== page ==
A Lyft driver places the Amp on his dashboard on January 31, 2017, in San Francisco, California. (Photo by Kelly Sullivan/Getty Images for Lyft)
Nearly one in four Americans now take part in what is known as the “gig economy.”
From accepting odd jobs online, like cleaning homes and fixing leaky faucets, to picking up strangers in personal cars and renting out spare bedrooms, more people than ever before are a part of this non-traditional workforce, either supplementing their 9-5 income or completely replacing it.
And it doesn’t look like the trend is going away anytime soon. As Forbes previously reported, an estimated 43% of the U.S. workforce will be made up of freelancers by 2020, according to a study by LinkedIn.
So, which gig economy jobs are worth investing your time and effort into now? According to new data by Earnest, there are three companies in this burgeoning sector worth looking into: Airbnb, Lyft and TaskRabbit.
To come to its conclusion Earnest looked at anonymized data from tens of thousands of loan applicants to see how much people are earning on different gig platforms. However, it should be noted that the data does not show how many hours of work the income represents for each platform.
What it did show was that 85% of gig economy workers make less than $500 per month. But, Airbnb hosts, on average, make more than any other gig workers and are raking in an average $924 per month. Nearly half of hosts, Earnest reported, make more than $500 per month.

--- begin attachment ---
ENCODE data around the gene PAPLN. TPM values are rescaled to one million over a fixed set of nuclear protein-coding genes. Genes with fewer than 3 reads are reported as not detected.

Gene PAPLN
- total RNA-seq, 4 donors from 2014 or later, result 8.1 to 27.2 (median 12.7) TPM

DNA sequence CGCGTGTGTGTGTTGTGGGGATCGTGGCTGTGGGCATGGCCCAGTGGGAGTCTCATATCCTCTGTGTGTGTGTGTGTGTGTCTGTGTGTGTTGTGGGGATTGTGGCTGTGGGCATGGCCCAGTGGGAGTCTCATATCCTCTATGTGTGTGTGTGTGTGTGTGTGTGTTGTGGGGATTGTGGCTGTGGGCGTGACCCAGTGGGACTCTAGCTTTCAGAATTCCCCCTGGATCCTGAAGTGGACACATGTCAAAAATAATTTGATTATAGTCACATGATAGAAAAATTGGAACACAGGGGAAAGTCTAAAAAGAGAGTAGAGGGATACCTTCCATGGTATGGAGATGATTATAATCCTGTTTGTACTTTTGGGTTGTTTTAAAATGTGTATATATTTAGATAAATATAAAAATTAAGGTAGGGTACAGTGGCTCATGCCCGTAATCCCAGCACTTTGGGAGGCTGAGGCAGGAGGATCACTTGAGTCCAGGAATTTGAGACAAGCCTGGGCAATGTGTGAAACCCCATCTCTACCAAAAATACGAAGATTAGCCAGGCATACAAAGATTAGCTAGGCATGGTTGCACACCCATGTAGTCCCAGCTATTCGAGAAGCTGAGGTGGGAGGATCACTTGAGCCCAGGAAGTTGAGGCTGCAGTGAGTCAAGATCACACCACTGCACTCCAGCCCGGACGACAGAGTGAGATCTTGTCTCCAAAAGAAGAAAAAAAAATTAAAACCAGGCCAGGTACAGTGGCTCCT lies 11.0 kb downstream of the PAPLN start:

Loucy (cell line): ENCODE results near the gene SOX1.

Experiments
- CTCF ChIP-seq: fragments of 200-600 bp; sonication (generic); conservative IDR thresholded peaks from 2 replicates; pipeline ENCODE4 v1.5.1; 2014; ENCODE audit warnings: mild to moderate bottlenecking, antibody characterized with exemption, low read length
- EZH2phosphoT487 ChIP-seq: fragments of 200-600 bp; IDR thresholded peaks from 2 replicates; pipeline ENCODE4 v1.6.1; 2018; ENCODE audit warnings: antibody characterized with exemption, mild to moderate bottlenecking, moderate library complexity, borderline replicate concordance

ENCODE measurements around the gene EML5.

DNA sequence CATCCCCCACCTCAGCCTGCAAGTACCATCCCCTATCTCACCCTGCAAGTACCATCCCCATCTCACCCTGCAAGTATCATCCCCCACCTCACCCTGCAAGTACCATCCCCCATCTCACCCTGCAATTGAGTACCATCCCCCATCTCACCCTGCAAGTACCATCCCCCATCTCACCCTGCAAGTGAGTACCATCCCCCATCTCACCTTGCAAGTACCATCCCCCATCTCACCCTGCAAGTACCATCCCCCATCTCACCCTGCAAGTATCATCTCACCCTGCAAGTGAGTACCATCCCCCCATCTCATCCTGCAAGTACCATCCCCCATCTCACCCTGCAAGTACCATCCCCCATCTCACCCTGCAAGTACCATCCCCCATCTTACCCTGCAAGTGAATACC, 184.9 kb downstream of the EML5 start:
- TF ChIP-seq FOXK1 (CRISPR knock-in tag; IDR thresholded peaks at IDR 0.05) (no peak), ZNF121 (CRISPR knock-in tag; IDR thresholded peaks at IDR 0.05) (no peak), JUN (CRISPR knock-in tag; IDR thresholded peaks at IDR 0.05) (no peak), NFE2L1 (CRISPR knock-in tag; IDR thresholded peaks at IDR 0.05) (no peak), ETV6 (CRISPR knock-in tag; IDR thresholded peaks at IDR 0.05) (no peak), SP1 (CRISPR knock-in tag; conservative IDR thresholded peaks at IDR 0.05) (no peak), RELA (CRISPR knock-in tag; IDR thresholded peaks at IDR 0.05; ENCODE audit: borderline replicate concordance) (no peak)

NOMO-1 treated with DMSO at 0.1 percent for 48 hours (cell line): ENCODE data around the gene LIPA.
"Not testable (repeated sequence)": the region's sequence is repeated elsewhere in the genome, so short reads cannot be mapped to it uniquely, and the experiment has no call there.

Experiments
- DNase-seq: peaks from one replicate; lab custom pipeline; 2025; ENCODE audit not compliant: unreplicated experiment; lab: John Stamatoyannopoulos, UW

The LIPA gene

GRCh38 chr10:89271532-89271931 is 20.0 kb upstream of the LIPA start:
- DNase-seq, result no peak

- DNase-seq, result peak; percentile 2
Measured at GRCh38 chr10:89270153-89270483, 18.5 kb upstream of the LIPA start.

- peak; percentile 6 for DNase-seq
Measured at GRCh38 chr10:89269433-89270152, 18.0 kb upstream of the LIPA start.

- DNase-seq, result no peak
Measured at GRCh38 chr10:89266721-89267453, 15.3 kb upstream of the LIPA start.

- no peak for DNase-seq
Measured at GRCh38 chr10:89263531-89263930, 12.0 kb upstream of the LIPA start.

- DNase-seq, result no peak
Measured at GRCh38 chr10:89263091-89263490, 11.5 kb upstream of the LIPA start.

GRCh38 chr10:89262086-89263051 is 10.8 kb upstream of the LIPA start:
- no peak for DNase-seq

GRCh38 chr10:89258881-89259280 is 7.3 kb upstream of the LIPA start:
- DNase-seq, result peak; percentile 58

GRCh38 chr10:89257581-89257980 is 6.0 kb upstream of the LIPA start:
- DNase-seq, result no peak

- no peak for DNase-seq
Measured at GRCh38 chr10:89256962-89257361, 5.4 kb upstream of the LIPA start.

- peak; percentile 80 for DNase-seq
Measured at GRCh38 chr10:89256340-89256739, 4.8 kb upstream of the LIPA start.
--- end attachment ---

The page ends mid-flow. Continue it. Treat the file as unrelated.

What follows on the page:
“Airbnb encourages hosts to think carefully about their responsibilities,” an Airbnb spokesperson told Forbes via email about signing up for the service. “Hosting offers rich experiences, but it comes with a certain level of commitment. In addition to the Hospitality Standards, hosts should provide a safe space for guests by minimizing hazards, be mindful of neighbors, check with your home owners association or co-op board to make sure that they can legally host, and abide by local regulations.”
As for ride-sharing gigs, Lyft and Uber drivers earn about the same, though Lyft does come out a bit ahead with its drivers earning an average of $377 per month compared to Uber’s $364.
Earnest also noted that drivers with Lyft tend to double dip, with nearly a quarter of drivers also working for Uber. Of the subset of double-duty drivers, Earnest reported that the average income was actually higher for Uber ($481 vs $396).
Lyft shared some data with Forbes via email to back up this multiple employment statistic. As the company noted, 82% of its drivers are employed or seeking employment outside of Lyft, while 6% are students and 5% are retired.
Meanwhile, those who engage on TaskRabbit, a site for those looking to either fulfill tasks and services or perform them, earn three times as much as those who earn through Fiverr, a similar gig platform.
“On TaskRabbit, Taskers have the ability to leverage a variety of skills to task in multiple categories, therefore, increasing their earning potential,” Jenna Williams, a spokesperson with TaskRabbit, shared with Forbes via email. “They also set their own hourly rates, and can adjust them up and down at any time.”
Moreover, Williams shared, those taking part in the site have complete control over their own schedules, meaning they can earn a little or a lot in whatever amount of time they have.
“We have Taskers who earn anywhere from a few hundred to $10,000 or more each month on TaskRabbit,” Williams said. “The success an individual Tasker has all comes down to how effectively they want to leverage the points outlined above.”
Before jumping into the gig economy first assess your skills, the amount of time you have and think about just how personal you want to get. Then, simply download the appropriate app and start earning a little, or a lot, with your new side hustle.